CONCORD, N.H. (Jan. 16, 2023) – A bill introduced in the New Hampshire House would legalize the adult use of marijuana, and ban the state from participating in the enforcement of federal prohibition on the same.

House Majority Leader Rep. Jason Osborne (R), along with a bipartisan coalition of 10 legislators introduced House Bill 639 (HB639) on Jan. 12. Under the proposed law, adults 21 and over could possess, consume, display, grow, obtain, purchase, produce or transport up to 4 ounces of marijuana in plant form, 20 grams of cannabis concentrate, or 6 marijuana plants (with a limit of three mature plants.) The bill would also create a regulation and tax structure for the commercial cultivation and retail sale of marijuana.

Significantly, the proposed law would specifically ban state and local cooperation with the enforcement of federal marijuana laws that do not conform with the state law.

“No law enforcement officer employed by an agency that receives state or local government funds shall expend any state or local resources, including the officer’s time, to effect any arrest or seizure of cannabis, or conduct any investigation, on the sole basis of activity the officer believes to constitute a violation of federal law if the officer has reason to believe that such activity is in compliance with this chapter, nor shall any such officer expend any state or local resources, including the officer’s time, to provide any information or logistical support related to such activity to any federal law enforcement authority or prosecuting entity.”

Additionally, a coalition of five Democrats introduced House Bill 544 (HB544) on Jan. 11. This bill would also legalize the retail sale, possession, and use of cannabis for persons 21 years of age and older, with a regulatory scheme operated by the state liquor commission.


Under the federal Controlled Substances Act (CSA) passed in 1970, the federal government maintains a complete prohibition of marijuana. Of course, the federal government lacks any constitutional authority to ban or regulate cannabis within the borders of a state, despite the opinion of the politically connected lawyers on the Supreme Court. If you doubt this, ask yourself why it took a constitutional amendment to institute federal alcohol prohibition.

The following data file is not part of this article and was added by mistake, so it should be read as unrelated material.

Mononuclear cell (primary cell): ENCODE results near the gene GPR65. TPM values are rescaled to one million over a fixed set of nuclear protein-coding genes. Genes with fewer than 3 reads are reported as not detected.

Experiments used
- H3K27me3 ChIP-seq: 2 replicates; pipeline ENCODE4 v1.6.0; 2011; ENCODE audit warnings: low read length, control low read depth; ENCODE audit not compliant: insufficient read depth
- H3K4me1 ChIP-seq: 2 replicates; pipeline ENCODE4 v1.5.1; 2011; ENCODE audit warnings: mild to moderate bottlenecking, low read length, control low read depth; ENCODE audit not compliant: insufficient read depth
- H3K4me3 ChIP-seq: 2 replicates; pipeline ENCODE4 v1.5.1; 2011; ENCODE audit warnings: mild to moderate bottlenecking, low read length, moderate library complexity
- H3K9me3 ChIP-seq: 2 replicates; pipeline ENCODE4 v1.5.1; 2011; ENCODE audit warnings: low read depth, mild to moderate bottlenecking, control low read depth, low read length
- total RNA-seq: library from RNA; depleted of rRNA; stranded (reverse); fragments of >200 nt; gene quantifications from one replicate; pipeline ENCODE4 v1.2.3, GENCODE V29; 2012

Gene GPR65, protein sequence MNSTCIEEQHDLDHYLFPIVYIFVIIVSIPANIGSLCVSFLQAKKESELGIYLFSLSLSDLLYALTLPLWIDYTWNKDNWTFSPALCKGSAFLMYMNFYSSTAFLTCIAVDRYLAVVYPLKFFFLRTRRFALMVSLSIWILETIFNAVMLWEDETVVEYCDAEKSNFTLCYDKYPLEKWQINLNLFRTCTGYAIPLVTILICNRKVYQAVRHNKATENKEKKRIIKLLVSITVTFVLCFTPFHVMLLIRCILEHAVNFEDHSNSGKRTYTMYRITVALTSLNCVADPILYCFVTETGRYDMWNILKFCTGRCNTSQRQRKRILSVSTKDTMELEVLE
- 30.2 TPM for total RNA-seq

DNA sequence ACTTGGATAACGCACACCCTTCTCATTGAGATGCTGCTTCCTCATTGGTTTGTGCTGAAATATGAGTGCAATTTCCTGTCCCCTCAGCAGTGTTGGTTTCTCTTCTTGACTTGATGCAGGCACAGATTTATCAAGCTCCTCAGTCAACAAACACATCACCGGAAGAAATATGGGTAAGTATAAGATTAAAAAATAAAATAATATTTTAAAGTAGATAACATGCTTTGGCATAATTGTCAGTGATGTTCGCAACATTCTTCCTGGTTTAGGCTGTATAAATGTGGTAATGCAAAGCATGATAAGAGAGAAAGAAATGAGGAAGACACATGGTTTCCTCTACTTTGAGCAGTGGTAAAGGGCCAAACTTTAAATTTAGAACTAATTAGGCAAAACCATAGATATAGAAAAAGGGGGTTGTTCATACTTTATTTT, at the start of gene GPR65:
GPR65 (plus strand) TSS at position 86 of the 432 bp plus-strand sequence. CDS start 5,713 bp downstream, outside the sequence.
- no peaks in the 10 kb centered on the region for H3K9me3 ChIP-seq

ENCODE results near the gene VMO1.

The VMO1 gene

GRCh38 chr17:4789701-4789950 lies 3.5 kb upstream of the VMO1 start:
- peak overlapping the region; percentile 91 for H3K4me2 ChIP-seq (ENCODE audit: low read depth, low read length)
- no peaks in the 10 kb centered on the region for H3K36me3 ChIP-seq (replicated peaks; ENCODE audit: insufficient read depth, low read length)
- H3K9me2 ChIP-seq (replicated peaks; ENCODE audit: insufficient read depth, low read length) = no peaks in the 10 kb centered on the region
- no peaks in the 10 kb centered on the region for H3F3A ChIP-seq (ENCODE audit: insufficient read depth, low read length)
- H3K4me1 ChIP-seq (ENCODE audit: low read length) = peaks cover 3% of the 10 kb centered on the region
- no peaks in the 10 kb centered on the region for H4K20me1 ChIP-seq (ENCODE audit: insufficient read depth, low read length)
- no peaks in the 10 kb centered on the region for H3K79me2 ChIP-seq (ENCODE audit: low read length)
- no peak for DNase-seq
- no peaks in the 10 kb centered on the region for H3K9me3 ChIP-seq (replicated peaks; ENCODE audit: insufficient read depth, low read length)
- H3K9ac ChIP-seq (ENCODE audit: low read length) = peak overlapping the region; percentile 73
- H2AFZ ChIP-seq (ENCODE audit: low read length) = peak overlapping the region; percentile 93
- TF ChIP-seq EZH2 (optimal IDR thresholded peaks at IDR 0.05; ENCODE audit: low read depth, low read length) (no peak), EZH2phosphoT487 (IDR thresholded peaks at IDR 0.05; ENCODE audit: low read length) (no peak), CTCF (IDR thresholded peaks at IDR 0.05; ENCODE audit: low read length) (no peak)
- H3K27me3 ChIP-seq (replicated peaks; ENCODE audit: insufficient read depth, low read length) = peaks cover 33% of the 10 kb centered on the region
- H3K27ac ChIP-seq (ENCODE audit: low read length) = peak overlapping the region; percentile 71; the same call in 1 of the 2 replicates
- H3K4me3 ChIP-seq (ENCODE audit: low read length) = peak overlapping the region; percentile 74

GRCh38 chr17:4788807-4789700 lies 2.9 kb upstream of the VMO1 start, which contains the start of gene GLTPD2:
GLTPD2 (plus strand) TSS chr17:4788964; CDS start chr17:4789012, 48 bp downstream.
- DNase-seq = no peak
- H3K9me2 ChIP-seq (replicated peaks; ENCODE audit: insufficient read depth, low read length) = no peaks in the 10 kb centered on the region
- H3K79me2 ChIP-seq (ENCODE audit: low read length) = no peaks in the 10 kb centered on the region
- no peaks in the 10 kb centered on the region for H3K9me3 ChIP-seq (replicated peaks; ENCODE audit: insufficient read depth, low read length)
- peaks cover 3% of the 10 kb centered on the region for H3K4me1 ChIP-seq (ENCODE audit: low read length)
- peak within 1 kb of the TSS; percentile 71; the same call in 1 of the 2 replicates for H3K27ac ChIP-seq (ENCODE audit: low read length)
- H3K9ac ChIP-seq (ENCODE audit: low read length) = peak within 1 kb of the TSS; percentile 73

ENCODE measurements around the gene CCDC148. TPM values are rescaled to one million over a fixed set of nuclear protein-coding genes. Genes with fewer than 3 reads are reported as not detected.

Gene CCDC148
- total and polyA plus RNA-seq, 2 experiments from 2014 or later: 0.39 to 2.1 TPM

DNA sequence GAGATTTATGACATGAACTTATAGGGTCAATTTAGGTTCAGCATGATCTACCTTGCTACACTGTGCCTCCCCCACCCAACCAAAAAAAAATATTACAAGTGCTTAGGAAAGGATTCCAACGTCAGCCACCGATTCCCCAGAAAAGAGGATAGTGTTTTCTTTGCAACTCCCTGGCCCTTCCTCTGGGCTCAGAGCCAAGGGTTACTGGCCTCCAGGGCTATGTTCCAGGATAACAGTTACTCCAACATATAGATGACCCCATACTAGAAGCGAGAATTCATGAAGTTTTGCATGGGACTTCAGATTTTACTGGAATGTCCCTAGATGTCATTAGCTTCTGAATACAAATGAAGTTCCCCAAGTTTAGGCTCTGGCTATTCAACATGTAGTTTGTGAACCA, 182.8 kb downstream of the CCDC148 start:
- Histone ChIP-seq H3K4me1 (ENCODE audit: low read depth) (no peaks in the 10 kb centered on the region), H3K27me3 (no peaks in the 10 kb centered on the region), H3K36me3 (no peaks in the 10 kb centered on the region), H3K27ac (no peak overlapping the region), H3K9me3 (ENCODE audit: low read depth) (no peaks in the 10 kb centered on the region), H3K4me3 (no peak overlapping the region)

New Hampshire legalized medical marijuana in 2013, removing a layer of laws prohibiting cannabis even though federal prohibition remains in effect. The passage of either bill would remove another layer of enforcement laws. This is significant because FBI statistics show that law enforcement makes approximately 99 of 100 marijuana arrests under state, not federal law. When states stop enforcing marijuana laws, they sweep away most of the basis for 99 percent of marijuana arrests.

Furthermore, figures indicate it would take 40 percent of the DEA’s yearly budget just to investigate and raid all of the dispensaries in Los Angeles – a single city in a single state. That doesn’t include the cost of prosecution. The lesson? The feds lack the resources to enforce marijuana prohibition without state assistance.


Colorado, Washington state, Oregon and Alaska were the first states to legalize recreational cannabis, and California, Nevada, Maine and Massachusetts joined them after ballot initiatives in favor of legalization passed in November 2016. Michigan followed suit when voters legalized cannabis for general use in 2018. Vermont became the first state to legalize marijuana through a legislative act in 2018. Illinois followed suit in 2019. New Jersey, Montana and Arizona all legalized recreational marijuana through ballot measures in the 2020 election. In 2021, New YorkNew MexicoVirginia and Connecticut legalized marijuana through legislative action, and Rhode Island legalized cannabis for adult use in 2022. With Missouri and Maryland legalizing marijuana in November, there are now 37 states allowing cannabis for medical use, and 21 legalizing for adult recreational use.

The lesson here is pretty straightforward. As Tenth Amendment Center Executive Director Michael Boldin noted, “When enough people say, ‘No!’ to the federal government, and enough states pass laws backing those people up, there’s not much the feds can do to shove their so-called laws, regulations, or mandates down our throats.”


HB639 and HB544 were both referred to the House Commerce and Consumer Affairs Committee. The bills need to receive a hearing before moving forward in the legislative process. An “ought-to-pass” recommendation would significantly enhance the chance of either bill passing the full House.

Mike Maharrey

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